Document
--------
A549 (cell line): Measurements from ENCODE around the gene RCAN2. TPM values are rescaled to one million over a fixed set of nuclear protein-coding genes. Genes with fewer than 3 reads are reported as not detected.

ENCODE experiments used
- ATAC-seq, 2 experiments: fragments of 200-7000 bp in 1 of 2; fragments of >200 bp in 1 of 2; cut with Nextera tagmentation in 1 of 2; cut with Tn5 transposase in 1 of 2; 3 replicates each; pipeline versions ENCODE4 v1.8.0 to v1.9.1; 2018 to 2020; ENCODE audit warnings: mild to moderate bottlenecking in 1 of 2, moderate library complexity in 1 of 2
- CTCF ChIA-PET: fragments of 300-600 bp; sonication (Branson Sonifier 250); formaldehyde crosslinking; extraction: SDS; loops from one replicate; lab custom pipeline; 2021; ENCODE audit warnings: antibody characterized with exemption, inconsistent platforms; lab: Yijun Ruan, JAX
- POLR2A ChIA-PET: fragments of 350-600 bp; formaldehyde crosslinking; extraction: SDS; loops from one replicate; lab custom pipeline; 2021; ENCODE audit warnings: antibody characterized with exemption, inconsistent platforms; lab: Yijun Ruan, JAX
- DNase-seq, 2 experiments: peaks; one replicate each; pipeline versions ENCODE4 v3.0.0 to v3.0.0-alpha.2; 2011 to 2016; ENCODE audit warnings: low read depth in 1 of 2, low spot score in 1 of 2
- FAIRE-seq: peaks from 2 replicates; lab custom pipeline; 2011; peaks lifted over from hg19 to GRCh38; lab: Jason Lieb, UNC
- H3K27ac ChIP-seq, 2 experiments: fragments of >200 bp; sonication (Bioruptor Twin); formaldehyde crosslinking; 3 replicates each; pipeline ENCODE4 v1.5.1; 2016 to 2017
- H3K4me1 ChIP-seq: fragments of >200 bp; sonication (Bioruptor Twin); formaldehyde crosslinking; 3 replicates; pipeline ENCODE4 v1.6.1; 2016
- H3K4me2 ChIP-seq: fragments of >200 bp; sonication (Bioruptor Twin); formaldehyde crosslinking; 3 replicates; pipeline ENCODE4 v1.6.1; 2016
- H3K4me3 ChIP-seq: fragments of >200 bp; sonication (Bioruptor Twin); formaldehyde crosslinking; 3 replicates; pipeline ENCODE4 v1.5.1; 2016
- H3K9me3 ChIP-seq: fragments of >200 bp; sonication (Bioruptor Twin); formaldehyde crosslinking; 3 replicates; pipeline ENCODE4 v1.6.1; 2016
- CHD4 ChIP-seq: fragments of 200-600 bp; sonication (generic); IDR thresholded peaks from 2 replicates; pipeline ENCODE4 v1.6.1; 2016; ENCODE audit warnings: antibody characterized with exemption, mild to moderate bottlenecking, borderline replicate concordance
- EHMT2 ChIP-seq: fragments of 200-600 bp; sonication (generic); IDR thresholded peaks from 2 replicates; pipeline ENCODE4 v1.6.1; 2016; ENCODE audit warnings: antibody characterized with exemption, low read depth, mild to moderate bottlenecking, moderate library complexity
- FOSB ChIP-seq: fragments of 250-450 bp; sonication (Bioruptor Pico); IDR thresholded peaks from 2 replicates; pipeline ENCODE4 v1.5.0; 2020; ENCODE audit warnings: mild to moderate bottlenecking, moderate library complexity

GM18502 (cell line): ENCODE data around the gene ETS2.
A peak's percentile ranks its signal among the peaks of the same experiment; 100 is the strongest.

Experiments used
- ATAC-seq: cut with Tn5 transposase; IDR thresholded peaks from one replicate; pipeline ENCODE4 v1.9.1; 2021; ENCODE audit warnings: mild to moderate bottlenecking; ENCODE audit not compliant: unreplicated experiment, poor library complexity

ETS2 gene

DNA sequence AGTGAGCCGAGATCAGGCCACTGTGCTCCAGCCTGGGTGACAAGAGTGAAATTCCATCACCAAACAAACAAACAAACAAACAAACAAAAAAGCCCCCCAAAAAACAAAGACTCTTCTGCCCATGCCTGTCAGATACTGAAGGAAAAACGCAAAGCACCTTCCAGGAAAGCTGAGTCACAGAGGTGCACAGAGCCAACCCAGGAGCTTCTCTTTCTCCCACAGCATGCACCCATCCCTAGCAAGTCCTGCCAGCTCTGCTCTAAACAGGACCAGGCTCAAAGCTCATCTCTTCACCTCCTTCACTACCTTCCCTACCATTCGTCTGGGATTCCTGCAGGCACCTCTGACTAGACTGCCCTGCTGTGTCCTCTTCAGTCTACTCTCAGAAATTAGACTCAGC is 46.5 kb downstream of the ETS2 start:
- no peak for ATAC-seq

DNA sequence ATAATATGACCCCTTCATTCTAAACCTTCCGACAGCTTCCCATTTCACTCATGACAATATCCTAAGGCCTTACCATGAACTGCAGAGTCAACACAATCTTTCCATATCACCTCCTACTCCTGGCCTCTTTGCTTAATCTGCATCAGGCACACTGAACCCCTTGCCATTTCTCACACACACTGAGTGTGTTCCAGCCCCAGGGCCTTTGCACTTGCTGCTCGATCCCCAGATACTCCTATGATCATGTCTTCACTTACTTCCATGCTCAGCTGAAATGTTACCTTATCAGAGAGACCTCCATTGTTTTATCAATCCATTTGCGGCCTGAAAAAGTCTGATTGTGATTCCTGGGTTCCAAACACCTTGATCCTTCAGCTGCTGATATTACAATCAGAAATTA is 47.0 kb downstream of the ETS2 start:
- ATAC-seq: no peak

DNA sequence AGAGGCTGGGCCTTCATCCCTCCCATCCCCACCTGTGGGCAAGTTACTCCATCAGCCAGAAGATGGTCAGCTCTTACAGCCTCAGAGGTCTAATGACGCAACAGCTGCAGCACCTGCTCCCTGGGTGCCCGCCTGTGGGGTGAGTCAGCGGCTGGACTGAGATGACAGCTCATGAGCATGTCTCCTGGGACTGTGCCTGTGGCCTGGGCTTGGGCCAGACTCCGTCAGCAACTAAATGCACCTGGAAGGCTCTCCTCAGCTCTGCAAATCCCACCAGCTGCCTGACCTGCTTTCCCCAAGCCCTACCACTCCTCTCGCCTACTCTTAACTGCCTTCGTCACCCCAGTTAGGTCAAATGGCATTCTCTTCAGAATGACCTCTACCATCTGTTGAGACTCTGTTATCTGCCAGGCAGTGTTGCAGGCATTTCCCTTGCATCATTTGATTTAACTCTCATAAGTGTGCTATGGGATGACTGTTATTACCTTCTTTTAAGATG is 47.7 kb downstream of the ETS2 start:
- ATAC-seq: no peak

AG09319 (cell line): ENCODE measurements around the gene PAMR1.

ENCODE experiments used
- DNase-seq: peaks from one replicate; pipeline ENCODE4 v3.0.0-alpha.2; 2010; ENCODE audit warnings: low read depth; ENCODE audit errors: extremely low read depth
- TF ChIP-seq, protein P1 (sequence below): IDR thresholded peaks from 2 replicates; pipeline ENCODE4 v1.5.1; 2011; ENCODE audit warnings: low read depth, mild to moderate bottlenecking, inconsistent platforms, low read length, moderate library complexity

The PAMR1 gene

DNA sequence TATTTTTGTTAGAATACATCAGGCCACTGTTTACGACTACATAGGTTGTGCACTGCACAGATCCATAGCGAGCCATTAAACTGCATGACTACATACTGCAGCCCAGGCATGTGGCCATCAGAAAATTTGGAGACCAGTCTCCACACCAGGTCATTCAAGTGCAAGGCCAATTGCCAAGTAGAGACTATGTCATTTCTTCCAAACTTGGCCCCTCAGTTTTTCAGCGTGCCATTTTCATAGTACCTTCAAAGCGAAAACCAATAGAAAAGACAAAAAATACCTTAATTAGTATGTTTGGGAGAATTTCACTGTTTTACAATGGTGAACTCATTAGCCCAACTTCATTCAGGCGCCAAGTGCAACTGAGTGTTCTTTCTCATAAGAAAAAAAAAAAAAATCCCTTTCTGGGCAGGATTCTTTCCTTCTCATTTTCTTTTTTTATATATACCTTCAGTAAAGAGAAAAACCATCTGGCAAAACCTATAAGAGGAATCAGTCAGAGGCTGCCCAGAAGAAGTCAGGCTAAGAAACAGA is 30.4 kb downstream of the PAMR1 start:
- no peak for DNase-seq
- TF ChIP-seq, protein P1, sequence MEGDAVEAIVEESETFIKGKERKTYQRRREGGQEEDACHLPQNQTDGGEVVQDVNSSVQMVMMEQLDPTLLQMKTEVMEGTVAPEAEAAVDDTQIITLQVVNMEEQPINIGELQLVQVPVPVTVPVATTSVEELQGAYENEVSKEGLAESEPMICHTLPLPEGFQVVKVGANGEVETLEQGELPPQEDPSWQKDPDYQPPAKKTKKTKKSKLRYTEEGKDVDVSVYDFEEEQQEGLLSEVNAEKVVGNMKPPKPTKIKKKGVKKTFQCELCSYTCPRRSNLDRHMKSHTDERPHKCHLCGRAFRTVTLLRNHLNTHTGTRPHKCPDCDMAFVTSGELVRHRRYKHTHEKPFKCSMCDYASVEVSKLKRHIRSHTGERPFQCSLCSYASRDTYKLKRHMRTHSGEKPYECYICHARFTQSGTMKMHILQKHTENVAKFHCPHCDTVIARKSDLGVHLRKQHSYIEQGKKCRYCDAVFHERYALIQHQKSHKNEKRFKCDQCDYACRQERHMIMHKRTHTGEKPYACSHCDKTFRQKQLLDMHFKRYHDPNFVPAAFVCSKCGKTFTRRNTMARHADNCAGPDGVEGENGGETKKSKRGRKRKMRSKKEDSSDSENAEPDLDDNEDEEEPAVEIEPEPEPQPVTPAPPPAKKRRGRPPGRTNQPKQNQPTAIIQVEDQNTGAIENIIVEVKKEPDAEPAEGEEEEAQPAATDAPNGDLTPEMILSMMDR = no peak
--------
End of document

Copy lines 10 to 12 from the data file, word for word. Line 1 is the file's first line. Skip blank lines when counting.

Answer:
- H3K4me2 ChIP-seq: fragments of >200 bp; sonication (Bioruptor Twin); formaldehyde crosslinking; 3 replicates; pipeline ENCODE4 v1.6.1; 2016
- H3K4me3 ChIP-seq: fragments of >200 bp; sonication (Bioruptor Twin); formaldehyde crosslinking; 3 replicates; pipeline ENCODE4 v1.5.1; 2016
- H3K9me3 ChIP-seq: fragments of >200 bp; sonication (Bioruptor Twin); formaldehyde crosslinking; 3 replicates; pipeline ENCODE4 v1.6.1; 2016